Minister faces backlash over her claim that patients are ‘comfortable’ attending GP appointments online
- The NHS will monitor 50,000 patients a month in their own homes in new plan
- Helen Whatley said this was something that was started during the pandemic
- Elderly people campaign group says they have received numerous complaints
The social care minister faced a backlash yesterday after claiming that patients are ‘very comfortable’ engaging with remote appointments.
Helen Whately, pictured, said the NHS will monitor up to 50,000 patients a month in their own homes rather than in hospital under plans to free-up beds.
The ‘virtual wards’ will involve patients wearing watches or finger sensors that monitor their vital signs and report back to doctors, who will hold video consultations.
Patients were often denied face-to-face GP appointments during the Covid-19 pandemic as family doctors switched to phone and video.
Health Minister Helen Whately being interviewed by Sally Nugent on BBC Breakfast
It sparked concerns from MPs and health charities that diseases such as cancer were being missed and it excluded people without broadband.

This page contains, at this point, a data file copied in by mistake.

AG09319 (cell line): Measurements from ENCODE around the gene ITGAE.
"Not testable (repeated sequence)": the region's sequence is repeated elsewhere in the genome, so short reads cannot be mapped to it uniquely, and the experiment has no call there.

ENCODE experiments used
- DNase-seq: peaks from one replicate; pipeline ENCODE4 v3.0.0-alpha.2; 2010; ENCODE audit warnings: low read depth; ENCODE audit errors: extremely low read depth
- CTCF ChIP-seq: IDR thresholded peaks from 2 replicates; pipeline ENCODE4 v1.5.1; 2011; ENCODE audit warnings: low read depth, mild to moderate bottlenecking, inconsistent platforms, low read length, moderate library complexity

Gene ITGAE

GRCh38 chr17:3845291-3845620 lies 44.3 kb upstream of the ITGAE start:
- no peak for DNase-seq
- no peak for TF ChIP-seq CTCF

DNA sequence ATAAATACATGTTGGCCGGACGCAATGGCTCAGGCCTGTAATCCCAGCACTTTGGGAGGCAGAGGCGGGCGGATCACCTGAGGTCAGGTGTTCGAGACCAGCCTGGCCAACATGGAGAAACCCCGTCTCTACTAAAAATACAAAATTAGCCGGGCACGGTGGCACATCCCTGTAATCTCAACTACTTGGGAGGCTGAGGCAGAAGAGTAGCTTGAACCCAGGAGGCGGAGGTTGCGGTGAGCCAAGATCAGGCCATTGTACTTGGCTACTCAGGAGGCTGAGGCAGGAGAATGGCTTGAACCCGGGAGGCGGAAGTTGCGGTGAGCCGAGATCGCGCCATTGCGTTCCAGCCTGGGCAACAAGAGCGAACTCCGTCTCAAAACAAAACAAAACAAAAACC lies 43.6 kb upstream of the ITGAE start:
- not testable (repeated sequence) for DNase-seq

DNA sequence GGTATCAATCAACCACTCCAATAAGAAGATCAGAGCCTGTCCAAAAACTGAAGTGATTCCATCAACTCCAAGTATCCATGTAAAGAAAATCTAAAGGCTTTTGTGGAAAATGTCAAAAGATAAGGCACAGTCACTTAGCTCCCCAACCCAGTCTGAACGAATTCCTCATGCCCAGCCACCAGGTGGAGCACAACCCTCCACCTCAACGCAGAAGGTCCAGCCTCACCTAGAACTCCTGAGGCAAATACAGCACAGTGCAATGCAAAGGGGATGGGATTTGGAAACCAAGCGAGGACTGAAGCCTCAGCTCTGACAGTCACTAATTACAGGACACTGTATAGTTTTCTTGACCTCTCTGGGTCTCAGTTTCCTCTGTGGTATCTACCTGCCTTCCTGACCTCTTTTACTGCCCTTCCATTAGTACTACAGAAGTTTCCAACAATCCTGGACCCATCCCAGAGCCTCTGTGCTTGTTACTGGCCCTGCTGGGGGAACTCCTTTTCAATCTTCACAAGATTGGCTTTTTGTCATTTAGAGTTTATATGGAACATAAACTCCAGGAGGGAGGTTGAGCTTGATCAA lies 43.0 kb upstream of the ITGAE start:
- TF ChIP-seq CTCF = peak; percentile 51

But Miss Whately yesterday told Sky News: ‘What will happen when doctors are considering whether someone can be discharged into a virtual ward is considering what the set-up is for the patient at home.
‘Actually, this is something that was started to be used in the pandemic and we saw lots of people are actually very comfortable with using apps, being online, making video calls, things like that.’
Dennis Reed, of Silver Voices, which campaigns for the elderly, said: ‘I don’t know who the minister has been talking to – her comments are certainly not reflective of the complaints we receive.’
Labour health spokesman Wes Streeting warned that virtual wards ‘without any staff isn’t hospital at home, it is home alone’.
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